Budget 2017: Little boost for Modi’s pet ‘Make in India’ initiative
The actual inflow into manufacturing indicates that a lot remains to be done
New Delhi: India’s finance minister Arun Jaitley refrained from making any substantial proposal to attract investments in manufacturing but focused on clearing bottlenecks to promote government’s Make in India programme.
Jaitley said that India has become the sixth largest manufacturing country in the world, up from ninth previously. “We are seen as an engine of global growth,” he said in his budget speech.
Make in India has been an effort by the government to create a platform for global and Indian investors looking at setting up production facilities in India either to address the growing local market or to use it as a base to feed global supply chains.
Launched amid great fanfare in 2015 and followed up by renewed impetus during Hannover Messe in 2016, it has been seen as a critical effort in creating jobs in the country following a decade of jobless growth. In its wake, the country’s ranking on key global indices like Ease of Doing Business as well as the Global Competitiveness Index has improved, though on-ground successes haven’t yet been commensurate with these gains.
Also read: Union Budget 2017: The winners and losers
“We are also creating an ecosystem to make India a global hub for electronics manufacturing. Over 250 investment proposals for electronics manufacturing have been received in the last 2 years, totalling an investment of Rs1.26 lakh crores,” Jaitley said adding that a number of global leaders and mobile manufacturers have set up production facilities in India.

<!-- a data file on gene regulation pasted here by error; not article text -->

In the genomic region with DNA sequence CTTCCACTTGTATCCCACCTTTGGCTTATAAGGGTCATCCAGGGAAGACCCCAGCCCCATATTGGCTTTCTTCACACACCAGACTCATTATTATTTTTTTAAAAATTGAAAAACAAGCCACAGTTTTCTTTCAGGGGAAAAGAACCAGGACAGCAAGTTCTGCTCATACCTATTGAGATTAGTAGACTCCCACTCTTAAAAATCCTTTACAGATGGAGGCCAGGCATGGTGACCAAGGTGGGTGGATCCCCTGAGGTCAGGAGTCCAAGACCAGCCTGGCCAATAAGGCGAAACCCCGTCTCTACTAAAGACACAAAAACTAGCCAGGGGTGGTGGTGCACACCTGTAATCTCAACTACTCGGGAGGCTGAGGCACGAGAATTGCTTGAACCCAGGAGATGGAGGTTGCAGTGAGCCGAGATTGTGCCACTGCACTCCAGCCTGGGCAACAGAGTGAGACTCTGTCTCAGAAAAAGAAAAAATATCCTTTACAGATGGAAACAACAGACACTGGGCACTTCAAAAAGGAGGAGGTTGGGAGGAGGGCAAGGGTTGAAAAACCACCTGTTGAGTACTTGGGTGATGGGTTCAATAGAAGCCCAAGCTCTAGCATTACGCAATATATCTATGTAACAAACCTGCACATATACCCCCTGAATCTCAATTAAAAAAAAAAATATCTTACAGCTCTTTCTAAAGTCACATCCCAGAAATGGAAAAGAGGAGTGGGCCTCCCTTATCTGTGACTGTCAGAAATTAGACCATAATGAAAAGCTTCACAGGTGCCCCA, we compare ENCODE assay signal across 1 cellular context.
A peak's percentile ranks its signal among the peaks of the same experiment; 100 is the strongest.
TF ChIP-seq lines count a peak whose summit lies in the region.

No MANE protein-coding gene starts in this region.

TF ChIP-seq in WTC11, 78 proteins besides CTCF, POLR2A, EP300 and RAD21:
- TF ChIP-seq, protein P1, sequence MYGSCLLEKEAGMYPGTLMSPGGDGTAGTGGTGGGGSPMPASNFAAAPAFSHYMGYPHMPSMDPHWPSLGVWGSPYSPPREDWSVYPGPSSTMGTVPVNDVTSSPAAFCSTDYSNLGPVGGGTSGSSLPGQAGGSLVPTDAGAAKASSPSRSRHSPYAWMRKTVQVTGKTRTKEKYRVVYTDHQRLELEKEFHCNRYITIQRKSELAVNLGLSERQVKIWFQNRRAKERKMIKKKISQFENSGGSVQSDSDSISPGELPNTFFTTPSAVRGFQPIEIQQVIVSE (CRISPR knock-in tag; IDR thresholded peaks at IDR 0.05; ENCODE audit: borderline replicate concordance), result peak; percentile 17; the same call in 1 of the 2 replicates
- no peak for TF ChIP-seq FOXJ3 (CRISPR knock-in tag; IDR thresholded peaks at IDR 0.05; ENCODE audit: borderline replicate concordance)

This encouraged Jaitley to increase the allocation for incentive schemes like M-SIPS and EDF to Rs745 crore in 2017-18. This is an all-time high, he claimed.
To promote medium and small scale enterprise, income tax for smaller companies with annual turnover up to Rs50 crore reduced to 25%. FM proposed to exempt parts and components for manufacture of miniaturised POS card reader to encourage domestic manufacturing of these devices.
The government also proposed to reduce customs duty on inputs and raw materials to reduce costs in areas such as mineral fuels and mineral oils, chemicals and fertilizers, metals, finished leather, capital goods, renewable energy, textiles, catalytic converters for automobiles.
Also read: Highlights of Union Budget 2017
Gross domestic product (GDP) from manufacturing in India decreased to Rs4,84,150 crore in the third quarter of 2016-17 from Rs4,901,64 crore in the second quarter. GDP from manufacturing in India averaged Rs4,13,621 crore from 2011 until 2016, reaching an all-time high of Rs4,90,833 crore in the first quarter of 2016-17. This happened due to an enormous push by the government to open up the economy.
The foreign direct investment (FDI) limit has been increased in 15 sectors and a single reference document for all FDI has boosted investor confidence. A rapidly growing consumer base holds out the promise of mega investments.
Further, the implementation of goods and services tax (GST) will create a pan-India common market of $2 trillion GDP and 1.2 billion people—a big attraction for investors.
Rising labour cost and transition from investment-led growth to consumption-led growth in China is presenting another opportunity for India.
But has the government done enough? The actual inflow into manufacturing indicates that a lot remains to be done. The focus should be on design-led manufacturing rather than assembly-led manufacturing.
Perhaps, one can look at Elon Musk to set up a car-manufacturing facility in India rather than chasing Apple.